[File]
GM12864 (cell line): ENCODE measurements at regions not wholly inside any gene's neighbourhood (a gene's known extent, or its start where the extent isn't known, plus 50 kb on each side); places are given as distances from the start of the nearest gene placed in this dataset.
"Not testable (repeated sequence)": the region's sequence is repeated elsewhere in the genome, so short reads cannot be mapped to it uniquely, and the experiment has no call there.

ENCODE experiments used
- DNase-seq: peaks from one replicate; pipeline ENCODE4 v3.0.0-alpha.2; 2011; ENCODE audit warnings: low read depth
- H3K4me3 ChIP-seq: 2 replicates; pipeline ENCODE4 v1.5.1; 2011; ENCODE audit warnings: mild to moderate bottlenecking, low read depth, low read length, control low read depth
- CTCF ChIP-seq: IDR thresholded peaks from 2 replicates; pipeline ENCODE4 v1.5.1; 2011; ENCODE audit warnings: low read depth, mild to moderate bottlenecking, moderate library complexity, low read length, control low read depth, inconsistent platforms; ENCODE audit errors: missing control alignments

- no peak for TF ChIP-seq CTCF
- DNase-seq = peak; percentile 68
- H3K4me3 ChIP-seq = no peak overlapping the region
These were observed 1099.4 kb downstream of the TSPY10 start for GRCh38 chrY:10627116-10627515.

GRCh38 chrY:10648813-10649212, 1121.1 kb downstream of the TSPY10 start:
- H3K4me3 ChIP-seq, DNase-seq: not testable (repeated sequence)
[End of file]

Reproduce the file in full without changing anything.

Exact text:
GM12864 (cell line): ENCODE measurements at regions not wholly inside any gene's neighbourhood (a gene's known extent, or its start where the extent isn't known, plus 50 kb on each side); places are given as distances from the start of the nearest gene placed in this dataset.
"Not testable (repeated sequence)": the region's sequence is repeated elsewhere in the genome, so short reads cannot be mapped to it uniquely, and the experiment has no call there.

ENCODE experiments used
- DNase-seq: peaks from one replicate; pipeline ENCODE4 v3.0.0-alpha.2; 2011; ENCODE audit warnings: low read depth
- H3K4me3 ChIP-seq: 2 replicates; pipeline ENCODE4 v1.5.1; 2011; ENCODE audit warnings: mild to moderate bottlenecking, low read depth, low read length, control low read depth
- CTCF ChIP-seq: IDR thresholded peaks from 2 replicates; pipeline ENCODE4 v1.5.1; 2011; ENCODE audit warnings: low read depth, mild to moderate bottlenecking, moderate library complexity, low read length, control low read depth, inconsistent platforms; ENCODE audit errors: missing control alignments

- no peak for TF ChIP-seq CTCF
- DNase-seq = peak; percentile 68
- H3K4me3 ChIP-seq = no peak overlapping the region
These were observed 1099.4 kb downstream of the TSPY10 start for GRCh38 chrY:10627116-10627515.

GRCh38 chrY:10648813-10649212, 1121.1 kb downstream of the TSPY10 start:
- H3K4me3 ChIP-seq, DNase-seq: not testable (repeated sequence)